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Old 03-16-2015, 08:24 PM   #14
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OK, well, guess I have some calculations to do.

Fortunately, on the back of a napkin, it looks like he only underpaid by about $3,000 per year.

Next question: how do I tell the IRS? By an amended return?
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Old 03-16-2015, 08:30 PM   #15
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[QUOTE=MBMiner;1570380]
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Originally Posted by BarbWire View Post
OK, well, guess I have some calculations to do.

Fortunately, on the back of a napkin, it looks like he only underpaid by about $3,000 per year.

Next question: how do I tell the IRS? By an amended return?[/QUOTE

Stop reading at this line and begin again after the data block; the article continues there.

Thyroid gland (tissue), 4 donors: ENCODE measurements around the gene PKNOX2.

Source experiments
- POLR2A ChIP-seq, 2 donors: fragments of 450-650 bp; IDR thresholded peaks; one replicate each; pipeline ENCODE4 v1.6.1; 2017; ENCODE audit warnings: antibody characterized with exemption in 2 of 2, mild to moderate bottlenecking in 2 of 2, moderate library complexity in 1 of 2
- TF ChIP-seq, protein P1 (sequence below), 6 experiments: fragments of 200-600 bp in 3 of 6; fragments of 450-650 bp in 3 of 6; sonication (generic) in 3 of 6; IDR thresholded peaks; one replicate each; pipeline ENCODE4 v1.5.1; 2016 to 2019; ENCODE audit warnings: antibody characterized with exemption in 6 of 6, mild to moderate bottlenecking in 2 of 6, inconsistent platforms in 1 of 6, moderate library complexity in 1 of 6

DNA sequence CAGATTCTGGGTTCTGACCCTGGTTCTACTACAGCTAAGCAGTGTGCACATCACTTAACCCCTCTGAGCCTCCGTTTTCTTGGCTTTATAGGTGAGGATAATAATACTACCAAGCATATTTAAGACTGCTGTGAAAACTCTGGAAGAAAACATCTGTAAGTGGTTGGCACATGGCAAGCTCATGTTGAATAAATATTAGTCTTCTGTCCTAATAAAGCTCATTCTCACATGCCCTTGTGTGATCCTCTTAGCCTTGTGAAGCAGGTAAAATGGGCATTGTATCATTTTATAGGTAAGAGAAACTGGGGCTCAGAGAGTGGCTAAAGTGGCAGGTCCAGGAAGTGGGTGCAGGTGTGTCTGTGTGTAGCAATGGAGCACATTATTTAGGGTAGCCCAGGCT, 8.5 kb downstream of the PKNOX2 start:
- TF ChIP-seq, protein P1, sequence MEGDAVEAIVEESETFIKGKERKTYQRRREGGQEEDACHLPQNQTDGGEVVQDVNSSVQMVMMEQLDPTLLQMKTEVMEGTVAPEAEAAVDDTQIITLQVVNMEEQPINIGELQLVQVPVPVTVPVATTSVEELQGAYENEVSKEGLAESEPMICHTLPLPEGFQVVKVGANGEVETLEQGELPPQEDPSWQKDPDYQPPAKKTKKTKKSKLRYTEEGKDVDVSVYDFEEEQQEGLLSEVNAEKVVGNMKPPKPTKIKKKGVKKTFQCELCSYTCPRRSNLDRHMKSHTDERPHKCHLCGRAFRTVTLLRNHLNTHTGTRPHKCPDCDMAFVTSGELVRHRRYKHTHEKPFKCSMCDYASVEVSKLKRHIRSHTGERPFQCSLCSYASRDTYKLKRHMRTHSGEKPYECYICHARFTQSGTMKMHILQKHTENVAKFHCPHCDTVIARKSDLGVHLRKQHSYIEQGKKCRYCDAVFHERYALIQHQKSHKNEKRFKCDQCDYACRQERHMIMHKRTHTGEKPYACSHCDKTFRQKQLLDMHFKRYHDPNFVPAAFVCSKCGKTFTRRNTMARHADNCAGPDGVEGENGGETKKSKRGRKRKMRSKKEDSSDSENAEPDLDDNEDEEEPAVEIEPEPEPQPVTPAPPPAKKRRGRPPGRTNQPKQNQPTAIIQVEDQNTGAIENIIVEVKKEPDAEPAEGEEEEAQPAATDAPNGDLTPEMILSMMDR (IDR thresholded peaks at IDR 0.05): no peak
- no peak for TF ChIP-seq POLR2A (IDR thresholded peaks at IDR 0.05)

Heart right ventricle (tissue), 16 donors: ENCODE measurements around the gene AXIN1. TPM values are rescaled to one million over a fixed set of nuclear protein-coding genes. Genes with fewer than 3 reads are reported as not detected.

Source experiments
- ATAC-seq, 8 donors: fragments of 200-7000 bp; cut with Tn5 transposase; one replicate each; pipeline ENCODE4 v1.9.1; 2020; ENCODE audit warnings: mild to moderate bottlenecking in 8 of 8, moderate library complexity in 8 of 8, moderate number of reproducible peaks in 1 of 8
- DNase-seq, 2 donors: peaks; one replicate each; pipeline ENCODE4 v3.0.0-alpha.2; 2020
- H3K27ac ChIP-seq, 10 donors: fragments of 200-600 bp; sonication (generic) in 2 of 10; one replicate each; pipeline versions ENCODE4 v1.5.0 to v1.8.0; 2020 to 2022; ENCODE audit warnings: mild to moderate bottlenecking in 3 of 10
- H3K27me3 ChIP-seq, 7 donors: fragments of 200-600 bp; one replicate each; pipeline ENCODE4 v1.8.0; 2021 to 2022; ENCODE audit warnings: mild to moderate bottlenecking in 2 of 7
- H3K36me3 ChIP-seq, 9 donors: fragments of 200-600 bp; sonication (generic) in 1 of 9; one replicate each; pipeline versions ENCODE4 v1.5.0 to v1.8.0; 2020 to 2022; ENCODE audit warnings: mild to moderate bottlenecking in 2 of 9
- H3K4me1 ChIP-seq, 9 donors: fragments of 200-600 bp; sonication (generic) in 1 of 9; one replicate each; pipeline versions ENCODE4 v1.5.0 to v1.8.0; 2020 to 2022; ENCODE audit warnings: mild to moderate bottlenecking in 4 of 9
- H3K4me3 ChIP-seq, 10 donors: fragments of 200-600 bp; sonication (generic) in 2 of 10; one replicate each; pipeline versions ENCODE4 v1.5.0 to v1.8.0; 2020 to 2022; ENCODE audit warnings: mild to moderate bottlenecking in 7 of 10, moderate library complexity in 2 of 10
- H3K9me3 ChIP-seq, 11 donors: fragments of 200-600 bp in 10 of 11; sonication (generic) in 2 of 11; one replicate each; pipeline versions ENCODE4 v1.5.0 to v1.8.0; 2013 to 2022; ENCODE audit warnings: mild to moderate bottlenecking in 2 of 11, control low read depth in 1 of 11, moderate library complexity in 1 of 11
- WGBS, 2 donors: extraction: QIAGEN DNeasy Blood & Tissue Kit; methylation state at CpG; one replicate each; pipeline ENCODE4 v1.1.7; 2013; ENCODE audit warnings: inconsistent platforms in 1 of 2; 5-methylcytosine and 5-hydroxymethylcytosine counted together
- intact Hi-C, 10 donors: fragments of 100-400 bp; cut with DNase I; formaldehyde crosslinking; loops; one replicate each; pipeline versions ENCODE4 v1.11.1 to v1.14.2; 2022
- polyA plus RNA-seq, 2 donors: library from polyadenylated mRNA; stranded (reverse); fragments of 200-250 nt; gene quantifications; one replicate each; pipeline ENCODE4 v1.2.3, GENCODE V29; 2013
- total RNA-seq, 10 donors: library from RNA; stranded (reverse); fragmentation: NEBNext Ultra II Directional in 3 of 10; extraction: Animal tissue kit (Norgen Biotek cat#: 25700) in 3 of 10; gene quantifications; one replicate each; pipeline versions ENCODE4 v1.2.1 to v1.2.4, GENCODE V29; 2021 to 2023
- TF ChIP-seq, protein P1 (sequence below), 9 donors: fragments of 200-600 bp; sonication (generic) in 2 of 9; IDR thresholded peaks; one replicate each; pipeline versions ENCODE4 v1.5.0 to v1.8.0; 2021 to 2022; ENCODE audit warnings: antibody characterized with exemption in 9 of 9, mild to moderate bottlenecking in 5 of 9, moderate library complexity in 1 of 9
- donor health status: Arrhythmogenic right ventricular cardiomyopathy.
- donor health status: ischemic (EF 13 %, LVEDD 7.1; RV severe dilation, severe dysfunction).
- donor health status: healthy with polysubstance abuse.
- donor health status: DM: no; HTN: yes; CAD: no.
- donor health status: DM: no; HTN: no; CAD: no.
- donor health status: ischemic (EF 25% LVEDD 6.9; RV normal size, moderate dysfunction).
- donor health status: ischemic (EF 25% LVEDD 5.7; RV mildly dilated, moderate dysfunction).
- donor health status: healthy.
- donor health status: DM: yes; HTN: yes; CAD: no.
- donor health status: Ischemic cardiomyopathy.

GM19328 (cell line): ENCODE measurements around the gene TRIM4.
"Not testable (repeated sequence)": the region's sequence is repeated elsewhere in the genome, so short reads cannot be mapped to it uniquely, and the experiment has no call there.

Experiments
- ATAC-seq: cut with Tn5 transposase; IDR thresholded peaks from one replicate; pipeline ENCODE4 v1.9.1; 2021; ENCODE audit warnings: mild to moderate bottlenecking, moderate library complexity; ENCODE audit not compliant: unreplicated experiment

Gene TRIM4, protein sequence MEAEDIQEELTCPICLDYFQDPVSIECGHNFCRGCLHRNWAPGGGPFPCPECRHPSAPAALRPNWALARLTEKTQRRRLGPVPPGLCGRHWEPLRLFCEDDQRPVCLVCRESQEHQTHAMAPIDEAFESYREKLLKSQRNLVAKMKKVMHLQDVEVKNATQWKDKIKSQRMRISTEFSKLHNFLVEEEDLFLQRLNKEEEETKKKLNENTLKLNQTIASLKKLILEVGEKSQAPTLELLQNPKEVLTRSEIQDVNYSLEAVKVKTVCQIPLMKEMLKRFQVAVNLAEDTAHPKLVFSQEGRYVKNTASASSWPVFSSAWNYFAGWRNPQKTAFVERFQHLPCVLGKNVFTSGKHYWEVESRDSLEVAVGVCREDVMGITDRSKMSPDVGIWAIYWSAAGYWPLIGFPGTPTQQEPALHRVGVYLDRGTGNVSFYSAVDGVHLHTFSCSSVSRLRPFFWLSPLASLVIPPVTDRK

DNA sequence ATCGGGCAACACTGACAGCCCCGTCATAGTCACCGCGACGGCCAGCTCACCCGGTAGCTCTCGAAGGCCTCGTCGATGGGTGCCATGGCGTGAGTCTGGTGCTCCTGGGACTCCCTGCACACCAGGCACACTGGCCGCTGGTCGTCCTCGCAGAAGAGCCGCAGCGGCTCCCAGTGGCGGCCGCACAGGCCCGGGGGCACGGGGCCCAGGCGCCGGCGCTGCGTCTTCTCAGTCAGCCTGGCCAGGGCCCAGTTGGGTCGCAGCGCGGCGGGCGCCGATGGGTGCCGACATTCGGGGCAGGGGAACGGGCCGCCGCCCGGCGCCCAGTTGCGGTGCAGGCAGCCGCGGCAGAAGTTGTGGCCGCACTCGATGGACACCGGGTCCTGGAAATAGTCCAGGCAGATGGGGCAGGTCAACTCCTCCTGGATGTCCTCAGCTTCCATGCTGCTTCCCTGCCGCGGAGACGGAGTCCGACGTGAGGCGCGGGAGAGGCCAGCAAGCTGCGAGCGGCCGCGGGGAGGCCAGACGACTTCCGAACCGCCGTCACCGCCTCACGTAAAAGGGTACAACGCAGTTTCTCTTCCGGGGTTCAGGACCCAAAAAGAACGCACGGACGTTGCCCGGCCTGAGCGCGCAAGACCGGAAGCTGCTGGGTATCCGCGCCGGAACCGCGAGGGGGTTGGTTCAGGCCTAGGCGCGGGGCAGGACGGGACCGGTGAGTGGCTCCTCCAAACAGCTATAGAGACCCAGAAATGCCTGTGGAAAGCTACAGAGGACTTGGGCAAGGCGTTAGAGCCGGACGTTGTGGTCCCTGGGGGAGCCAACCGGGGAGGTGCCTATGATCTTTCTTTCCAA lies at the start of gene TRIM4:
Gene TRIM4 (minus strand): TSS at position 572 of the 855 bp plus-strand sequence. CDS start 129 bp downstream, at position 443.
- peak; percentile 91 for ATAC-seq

Not my an opinion expressed in my professional capacity, but what I would do is absolutely nothing.
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Not an opinion expressed in my professional capacity, but what I would do is absolutely nothing.
Bruce
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Old 03-16-2015, 08:32 PM   #16
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OK, well, guess I have some calculations to do.

Fortunately, on the back of a napkin, it looks like he only underpaid by about $3,000 per year.

Next question: how do I tell the IRS? By an amended return?
I'm not sure.